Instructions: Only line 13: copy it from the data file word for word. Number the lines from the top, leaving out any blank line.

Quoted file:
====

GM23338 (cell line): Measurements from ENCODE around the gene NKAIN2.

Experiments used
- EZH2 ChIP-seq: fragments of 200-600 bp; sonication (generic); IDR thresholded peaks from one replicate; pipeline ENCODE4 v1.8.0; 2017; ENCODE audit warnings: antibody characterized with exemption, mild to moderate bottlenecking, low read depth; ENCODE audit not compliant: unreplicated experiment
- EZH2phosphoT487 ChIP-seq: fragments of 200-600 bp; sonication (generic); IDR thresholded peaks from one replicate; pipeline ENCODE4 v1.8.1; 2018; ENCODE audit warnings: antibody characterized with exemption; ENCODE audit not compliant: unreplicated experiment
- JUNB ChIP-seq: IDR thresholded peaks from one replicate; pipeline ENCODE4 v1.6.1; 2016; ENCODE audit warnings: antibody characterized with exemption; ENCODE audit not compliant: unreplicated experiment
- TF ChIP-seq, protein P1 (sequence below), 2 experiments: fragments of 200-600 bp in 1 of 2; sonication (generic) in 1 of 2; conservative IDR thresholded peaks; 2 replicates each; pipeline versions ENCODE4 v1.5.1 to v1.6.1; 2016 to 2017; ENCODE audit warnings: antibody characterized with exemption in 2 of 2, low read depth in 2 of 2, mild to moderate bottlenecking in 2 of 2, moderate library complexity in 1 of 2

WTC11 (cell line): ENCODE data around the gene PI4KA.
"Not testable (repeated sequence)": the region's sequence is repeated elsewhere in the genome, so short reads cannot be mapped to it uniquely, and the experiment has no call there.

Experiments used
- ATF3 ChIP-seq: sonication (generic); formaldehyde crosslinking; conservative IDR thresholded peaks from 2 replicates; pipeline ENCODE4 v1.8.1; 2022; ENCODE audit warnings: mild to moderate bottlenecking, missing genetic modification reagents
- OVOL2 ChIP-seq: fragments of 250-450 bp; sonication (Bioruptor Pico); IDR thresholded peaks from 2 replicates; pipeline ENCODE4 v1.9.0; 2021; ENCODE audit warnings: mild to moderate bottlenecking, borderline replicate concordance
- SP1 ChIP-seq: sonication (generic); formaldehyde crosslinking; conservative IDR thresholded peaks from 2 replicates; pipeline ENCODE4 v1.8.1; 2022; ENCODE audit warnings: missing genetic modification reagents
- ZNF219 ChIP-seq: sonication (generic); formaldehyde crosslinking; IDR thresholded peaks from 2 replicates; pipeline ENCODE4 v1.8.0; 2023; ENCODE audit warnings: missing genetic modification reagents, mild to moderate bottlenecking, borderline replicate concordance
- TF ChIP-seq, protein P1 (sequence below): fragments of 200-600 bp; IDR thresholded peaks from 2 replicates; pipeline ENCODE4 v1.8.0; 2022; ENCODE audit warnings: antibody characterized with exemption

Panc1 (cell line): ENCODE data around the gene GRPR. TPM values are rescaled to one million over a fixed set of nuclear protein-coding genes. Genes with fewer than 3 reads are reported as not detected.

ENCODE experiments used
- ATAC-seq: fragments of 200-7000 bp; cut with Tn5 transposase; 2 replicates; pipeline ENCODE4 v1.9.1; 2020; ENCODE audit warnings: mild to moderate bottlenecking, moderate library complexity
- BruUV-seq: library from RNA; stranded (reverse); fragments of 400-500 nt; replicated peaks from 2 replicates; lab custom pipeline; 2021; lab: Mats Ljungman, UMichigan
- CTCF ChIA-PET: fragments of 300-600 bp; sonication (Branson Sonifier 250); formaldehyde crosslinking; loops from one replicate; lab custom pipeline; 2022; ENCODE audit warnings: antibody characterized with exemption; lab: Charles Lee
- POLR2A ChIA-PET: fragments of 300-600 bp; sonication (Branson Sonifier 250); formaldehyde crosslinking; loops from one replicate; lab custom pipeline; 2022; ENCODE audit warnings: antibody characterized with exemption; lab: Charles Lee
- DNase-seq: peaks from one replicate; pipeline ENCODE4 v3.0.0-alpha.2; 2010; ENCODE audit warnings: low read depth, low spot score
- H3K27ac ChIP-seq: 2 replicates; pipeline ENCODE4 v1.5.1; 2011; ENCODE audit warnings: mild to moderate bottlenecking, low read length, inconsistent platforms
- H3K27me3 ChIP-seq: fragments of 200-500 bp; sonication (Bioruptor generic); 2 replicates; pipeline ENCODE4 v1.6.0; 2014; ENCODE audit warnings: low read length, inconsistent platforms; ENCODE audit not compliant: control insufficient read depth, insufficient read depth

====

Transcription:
- ZNF219 ChIP-seq: sonication (generic); formaldehyde crosslinking; IDR thresholded peaks from 2 replicates; pipeline ENCODE4 v1.8.0; 2023; ENCODE audit warnings: missing genetic modification reagents, mild to moderate bottlenecking, borderline replicate concordance